Shoptalk—deciphering architectural and historic preservation jargon one word at a time!
prism glass tile
an architectural glass tile, typically about 4”x4” in size, that redirects natural daylight through reflection and refraction into a building
Prism glass tiles became popular after they were patented and first commercially produced by the Luxfer Prism Company starting in 1897. They were particularly popular in transom windows above storefronts along main streets with structure similar to a stained glass window using zinc came and lead solder joints to hold the glass tiles together.
Today, preservationists struggle to save these transoms. Prism glass tiles are no longer produced, making it difficult to properly restore missing tiles. Additionally, these transoms face a similar battle that many stained glass windows face. Without proper care and maintenance throughout the lifespan of an exterior leaded glass window, it can fall into extensive disrepair making restoration all the more difficult and quite pricey.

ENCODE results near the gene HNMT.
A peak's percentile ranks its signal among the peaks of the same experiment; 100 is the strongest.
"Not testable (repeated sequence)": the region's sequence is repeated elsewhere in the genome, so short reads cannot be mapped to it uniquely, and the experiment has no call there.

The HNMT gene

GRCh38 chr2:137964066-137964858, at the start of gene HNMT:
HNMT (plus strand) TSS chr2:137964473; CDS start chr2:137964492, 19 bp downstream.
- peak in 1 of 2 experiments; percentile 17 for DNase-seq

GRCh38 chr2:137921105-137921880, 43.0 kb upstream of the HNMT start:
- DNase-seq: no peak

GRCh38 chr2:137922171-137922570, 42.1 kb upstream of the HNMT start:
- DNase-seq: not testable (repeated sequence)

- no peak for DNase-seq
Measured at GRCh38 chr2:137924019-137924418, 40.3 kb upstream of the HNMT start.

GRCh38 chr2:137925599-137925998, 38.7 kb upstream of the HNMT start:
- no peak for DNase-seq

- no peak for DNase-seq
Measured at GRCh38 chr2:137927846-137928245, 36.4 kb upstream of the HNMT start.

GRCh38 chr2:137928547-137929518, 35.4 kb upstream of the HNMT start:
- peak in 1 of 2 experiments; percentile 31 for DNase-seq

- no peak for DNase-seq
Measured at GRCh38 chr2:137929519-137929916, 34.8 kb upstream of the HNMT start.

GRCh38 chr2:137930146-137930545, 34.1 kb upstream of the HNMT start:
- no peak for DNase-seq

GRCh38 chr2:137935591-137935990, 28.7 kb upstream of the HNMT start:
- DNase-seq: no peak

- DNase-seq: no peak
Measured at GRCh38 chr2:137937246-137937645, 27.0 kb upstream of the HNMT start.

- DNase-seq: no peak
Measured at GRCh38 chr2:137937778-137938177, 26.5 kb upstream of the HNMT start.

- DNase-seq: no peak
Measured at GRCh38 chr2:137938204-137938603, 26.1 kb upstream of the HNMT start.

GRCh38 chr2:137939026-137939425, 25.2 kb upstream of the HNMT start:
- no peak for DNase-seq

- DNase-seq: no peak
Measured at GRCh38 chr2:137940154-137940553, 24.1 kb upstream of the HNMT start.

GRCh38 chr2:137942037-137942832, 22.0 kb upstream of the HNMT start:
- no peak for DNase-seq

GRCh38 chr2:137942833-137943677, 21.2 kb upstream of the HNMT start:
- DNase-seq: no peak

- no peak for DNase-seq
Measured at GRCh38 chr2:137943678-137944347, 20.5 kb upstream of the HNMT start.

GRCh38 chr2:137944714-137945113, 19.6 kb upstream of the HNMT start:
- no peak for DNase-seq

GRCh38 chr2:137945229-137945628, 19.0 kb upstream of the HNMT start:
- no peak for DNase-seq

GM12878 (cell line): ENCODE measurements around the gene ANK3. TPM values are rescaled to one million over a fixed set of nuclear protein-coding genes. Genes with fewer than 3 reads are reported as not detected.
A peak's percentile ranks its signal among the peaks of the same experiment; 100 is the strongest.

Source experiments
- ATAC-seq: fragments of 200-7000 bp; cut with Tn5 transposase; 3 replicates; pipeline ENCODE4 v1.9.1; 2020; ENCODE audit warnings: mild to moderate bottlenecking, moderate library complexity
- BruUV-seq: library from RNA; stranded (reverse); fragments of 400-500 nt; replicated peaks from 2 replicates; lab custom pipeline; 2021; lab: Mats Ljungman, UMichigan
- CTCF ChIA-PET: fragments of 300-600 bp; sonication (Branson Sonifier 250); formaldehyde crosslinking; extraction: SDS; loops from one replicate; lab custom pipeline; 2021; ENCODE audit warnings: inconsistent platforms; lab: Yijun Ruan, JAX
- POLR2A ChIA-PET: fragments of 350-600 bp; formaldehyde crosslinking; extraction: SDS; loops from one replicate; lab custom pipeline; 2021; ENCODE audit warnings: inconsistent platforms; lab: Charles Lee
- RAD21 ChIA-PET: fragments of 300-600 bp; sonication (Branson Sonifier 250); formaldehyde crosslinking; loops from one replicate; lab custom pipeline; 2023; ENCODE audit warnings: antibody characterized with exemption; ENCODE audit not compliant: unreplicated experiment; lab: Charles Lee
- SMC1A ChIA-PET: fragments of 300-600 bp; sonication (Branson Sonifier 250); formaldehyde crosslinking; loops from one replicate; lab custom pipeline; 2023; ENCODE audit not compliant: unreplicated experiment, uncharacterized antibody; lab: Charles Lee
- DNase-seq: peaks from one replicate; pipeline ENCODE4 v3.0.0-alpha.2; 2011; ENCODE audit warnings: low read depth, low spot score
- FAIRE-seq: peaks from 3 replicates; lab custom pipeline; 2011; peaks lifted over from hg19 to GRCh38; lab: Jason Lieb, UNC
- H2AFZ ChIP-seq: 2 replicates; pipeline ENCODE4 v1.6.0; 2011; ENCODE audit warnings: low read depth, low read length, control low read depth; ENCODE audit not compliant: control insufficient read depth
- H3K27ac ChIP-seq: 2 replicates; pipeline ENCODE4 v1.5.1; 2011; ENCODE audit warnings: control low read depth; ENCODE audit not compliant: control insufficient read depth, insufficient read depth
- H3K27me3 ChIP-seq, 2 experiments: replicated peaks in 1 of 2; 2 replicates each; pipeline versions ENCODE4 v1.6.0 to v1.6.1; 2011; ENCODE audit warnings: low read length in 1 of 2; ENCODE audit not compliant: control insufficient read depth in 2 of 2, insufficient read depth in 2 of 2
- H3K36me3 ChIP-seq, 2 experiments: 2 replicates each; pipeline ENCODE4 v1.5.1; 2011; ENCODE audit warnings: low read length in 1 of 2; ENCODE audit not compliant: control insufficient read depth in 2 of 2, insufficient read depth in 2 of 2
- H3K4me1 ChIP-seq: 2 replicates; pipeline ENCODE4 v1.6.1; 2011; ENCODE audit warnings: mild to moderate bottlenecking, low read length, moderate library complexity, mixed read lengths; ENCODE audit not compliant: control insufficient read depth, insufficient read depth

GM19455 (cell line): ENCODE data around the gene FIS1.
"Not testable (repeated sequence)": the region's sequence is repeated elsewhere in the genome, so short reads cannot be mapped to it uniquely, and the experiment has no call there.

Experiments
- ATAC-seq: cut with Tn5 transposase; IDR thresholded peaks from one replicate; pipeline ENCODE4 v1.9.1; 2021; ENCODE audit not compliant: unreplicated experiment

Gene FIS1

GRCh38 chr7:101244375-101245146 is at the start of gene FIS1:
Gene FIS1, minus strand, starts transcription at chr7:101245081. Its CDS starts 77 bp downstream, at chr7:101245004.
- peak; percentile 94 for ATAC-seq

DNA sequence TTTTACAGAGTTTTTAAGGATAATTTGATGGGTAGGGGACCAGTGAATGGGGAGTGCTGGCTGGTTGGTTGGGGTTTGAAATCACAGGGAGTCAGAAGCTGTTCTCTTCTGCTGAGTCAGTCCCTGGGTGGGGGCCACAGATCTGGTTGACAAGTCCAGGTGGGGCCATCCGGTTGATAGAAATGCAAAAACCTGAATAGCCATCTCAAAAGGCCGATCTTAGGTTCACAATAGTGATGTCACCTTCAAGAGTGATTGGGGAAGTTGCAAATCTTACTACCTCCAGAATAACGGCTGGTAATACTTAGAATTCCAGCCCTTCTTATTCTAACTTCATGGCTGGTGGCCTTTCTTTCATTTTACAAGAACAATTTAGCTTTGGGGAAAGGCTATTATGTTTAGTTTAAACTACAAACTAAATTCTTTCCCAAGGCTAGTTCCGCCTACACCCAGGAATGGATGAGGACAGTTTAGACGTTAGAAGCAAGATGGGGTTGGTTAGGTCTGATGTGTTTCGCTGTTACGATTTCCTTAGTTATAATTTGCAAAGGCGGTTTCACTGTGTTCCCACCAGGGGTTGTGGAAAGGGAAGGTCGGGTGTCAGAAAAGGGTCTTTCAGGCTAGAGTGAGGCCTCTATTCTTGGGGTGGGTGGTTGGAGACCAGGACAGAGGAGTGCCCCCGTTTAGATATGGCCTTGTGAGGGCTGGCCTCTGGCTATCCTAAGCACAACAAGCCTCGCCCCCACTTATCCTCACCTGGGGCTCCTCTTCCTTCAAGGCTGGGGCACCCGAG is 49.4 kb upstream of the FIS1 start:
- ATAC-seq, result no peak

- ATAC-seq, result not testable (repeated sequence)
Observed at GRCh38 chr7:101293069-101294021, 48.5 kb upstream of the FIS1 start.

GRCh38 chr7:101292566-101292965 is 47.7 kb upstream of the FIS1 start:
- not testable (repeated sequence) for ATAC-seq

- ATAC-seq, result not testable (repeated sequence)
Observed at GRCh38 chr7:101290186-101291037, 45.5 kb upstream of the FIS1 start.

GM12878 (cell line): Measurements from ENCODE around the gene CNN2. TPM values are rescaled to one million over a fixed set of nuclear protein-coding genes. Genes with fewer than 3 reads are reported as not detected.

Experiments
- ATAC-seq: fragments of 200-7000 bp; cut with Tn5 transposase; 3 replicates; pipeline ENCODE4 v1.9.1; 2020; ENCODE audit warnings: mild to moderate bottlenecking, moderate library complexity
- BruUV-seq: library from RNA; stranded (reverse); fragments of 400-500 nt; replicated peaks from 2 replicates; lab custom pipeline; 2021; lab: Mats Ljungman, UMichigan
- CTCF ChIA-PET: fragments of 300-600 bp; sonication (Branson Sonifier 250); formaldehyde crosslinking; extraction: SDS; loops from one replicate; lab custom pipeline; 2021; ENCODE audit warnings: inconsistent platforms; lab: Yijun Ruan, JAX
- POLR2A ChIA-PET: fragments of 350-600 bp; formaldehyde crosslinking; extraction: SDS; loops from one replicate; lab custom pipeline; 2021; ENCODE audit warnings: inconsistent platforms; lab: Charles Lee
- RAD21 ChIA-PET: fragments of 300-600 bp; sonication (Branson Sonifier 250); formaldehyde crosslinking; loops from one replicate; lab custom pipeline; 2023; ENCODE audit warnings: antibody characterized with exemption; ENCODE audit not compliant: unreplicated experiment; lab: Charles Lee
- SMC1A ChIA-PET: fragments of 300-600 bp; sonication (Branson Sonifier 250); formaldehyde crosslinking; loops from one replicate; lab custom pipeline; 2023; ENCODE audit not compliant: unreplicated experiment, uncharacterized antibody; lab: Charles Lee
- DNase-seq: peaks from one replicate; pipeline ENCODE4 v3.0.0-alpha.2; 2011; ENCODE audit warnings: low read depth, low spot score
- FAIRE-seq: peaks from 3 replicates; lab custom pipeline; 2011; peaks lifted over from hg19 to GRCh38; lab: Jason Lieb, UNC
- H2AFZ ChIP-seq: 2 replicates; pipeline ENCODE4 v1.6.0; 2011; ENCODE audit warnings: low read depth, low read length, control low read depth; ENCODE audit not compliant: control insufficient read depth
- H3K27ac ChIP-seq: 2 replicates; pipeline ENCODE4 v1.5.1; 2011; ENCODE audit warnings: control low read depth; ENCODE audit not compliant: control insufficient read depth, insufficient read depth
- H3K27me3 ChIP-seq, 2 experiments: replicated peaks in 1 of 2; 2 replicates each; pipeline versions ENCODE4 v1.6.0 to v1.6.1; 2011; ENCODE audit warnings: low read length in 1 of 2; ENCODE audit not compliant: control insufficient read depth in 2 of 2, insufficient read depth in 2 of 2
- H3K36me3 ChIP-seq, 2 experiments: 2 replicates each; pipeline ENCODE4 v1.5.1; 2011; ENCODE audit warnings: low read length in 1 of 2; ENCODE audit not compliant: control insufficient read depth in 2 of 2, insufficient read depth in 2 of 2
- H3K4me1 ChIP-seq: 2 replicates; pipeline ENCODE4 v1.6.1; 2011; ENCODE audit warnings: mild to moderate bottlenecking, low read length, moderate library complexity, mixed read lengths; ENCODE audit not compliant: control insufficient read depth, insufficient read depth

Want to learn more about prism glass? The Historic Prism Glass Companies of the United States is a fantastic resource outlining its many uses throughout the years. The National Park Service’s Preservation Tech Note on “Repair and Reproduction of Prismatic Glass Transoms” is also a great resource.
MJ Funk “New York Store” leaded prism glass clerestory discovered intact after over two decades of being covered during a recent condition assessment.
Close up of leaded prism glass discovered at the MJ Funk “New York Store” in Harrisonville, Missouri.